It’s October. While brightly coloured leaves and fall decor bespeckle our landscapes, we are also seeing a lot of pink. It’s Breast Cancer Awareness Month and messages to think pink and run for the cure, fundraising by Walkers for Knockers and even pink stickers on fruit are omnipresent.
But it’s not all pretty in pink as we continue to miss the forest for the trees.
It is widely reported that one in eight women in Canada will be diagnosed with breast cancer in their lifetime; 270 men are diagnosed each year. But while survival rates are improving, the likelihood of getting breast cancer in the first place has increased.
In the 1970s, the age-standardized incidence rate of breast cancer per 100,000 women was about 80. Rates significantly increased in the 1980s and for the past 30 years have hovered at around 130 per 100,000. Disturbingly, there also has been a considerable increase in the incidence of breast cancer among women between 20 and 29 years old. When more young people are getting a disease for which age is a key risk factor, it should be grabbing our attention and raising concern.
So, what is driving this trend? Research suggests environmental factors are present in 70 to 90 per cent of cases, adding to the mounting evidence between hazardous substances in our environments and the burden of disease. Increases in the incidence of breast cancer parallel increases in toxic chemical production. The Silent Spring Institute reports toxic chemicals lurking in the air we breathe, the food we eat, the water we drink and the products we use have been linked with breast cancer; 216 chemicals that cause mammary tumours have been identified. Yet, women continue to face these exposures in the air, in food and at work.
Our environment includes our neighborhoods and workplaces; our bathrooms, bedrooms and kitchens; what we put on our bodies and what we eat and cook with. Crops are sprayed with pesticides; phthalates hide in makeup, hairspray and perfume; plastic food containers leach a wide range of toxic chemicals; and non-stick cookware is coated in plastic.
It’s very easy to trivialize these exposures, but they can lead to health harms that only manifest themselves years or decades later. Cancers are multifactorial in cause and environmental exposures can be an important trigger. Two women who were interviewed as part of a research project illustrate this point (names have been changed as part of confidentiality agreements).
As a Black woman, she faced a potentially worse outcome.
Trisha discovered a lump in her breast in her late 30s. Her unexpected breast cancer diagnosis at a young age also led to the discovery that as a Black woman, she faced a potentially worse outcome. Canada doesn’t routinely track data on racialization and breast cancer, but U.S. research is connecting the dots between historical and social factors that contribute to disparities for Black women.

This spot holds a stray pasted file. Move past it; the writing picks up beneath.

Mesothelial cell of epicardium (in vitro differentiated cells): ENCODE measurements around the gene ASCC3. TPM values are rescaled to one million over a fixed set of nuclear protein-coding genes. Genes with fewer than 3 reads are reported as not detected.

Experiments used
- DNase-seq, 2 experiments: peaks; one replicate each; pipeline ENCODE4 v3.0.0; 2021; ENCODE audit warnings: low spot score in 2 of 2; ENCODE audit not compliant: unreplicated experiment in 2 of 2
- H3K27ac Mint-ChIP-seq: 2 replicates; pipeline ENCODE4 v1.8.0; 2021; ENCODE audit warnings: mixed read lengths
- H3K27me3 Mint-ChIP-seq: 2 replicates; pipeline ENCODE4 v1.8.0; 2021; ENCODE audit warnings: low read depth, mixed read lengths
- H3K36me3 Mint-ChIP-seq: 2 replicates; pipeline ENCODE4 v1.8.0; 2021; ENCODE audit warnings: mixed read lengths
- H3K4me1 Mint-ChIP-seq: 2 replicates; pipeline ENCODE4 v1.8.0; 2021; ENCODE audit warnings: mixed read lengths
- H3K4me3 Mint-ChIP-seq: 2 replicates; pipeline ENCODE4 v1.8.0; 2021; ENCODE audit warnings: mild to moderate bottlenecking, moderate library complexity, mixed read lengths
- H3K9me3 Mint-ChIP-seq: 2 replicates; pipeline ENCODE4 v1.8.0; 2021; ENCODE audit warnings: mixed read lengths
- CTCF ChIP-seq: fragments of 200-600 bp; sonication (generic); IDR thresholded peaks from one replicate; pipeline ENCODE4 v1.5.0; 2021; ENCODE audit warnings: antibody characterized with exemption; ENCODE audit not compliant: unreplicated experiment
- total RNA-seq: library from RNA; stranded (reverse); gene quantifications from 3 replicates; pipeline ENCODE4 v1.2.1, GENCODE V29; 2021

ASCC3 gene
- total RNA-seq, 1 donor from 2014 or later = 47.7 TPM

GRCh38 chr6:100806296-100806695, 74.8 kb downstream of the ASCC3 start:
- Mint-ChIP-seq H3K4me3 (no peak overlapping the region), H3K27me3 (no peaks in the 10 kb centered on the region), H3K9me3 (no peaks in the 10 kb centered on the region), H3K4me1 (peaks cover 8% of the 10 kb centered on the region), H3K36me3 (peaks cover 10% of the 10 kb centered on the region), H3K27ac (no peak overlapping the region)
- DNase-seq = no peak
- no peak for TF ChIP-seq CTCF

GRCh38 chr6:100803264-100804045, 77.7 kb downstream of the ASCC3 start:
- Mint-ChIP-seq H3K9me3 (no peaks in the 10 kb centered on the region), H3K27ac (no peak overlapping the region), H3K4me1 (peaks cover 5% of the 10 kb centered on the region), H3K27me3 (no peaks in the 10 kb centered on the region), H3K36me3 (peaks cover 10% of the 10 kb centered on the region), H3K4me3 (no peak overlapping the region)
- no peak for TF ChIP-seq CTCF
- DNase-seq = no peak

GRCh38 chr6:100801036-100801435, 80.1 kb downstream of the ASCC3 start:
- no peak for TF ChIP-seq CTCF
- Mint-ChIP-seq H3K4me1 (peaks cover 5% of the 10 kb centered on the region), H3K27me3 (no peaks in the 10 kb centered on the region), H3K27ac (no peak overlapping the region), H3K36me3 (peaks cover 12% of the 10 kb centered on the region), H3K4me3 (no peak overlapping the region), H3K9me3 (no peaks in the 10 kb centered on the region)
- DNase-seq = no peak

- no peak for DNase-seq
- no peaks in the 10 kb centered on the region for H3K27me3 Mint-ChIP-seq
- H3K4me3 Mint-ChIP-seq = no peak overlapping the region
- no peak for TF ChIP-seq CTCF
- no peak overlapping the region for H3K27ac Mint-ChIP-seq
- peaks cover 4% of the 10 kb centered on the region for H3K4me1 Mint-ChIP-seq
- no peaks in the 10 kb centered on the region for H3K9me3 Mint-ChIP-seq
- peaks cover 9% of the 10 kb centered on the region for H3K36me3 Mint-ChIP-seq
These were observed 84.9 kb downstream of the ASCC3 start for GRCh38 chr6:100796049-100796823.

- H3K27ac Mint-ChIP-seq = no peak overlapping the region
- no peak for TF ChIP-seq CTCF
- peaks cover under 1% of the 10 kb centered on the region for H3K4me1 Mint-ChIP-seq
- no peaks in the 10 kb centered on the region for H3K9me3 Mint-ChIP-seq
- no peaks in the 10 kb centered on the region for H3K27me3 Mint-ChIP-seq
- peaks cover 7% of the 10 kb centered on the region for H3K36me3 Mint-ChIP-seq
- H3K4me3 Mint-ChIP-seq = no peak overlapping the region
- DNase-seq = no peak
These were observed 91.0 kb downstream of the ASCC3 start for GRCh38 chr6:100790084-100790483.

Margot lived and worked under the shadow of the Ambassador Bridge at Canada’s busiest border crossing where thousands of diesel transport trucks cross every day. She exercised, ate well and did not have the genetic or family history risk factors. She connects long-term, heavy air pollution exposure to her surprising breast cancer diagnosis.
Despite these important environmental links, only two to five per cent of cancer research funding in Canada goes toward prevention. It is time for a transformation agenda that adopts primary prevention – stopping breast cancer before it starts – and meaningfully includes the environmental risks for breast cancer.
Health-care professionals and environmental advocates have been important voices supporting Canadian Environmental Protection Act (CEPA) reform, including establishing the legal right to a healthy environment, and the creation of a national strategy to address environmental racism. Critical connections between human health and the environment are being solidified.
Medical and environmental health communities have a continuing role in advocacy. They can ensure regulators consider available information regarding vulnerable populations and their environments and their cumulative effects when conducting and interpreting the results of certain risk assessments under the Canadian Environmental Protection Act registry. Determining exposure and what constitutes a safe exposure can be highly problematic. Health care and environmental expertise are valuable to the process.
This October, let’s create an agenda of transformation for breast cancer, whereby our right to a healthy environment as well as highlighting the role of governments in preventing environmental exposures linked to breast cancer are given equal energy to the messages encouraging lifestyle changes. Otherwise, the risk of continuing to miss the forest for the trees means a future where preventable breast cancers are still accepted as normal.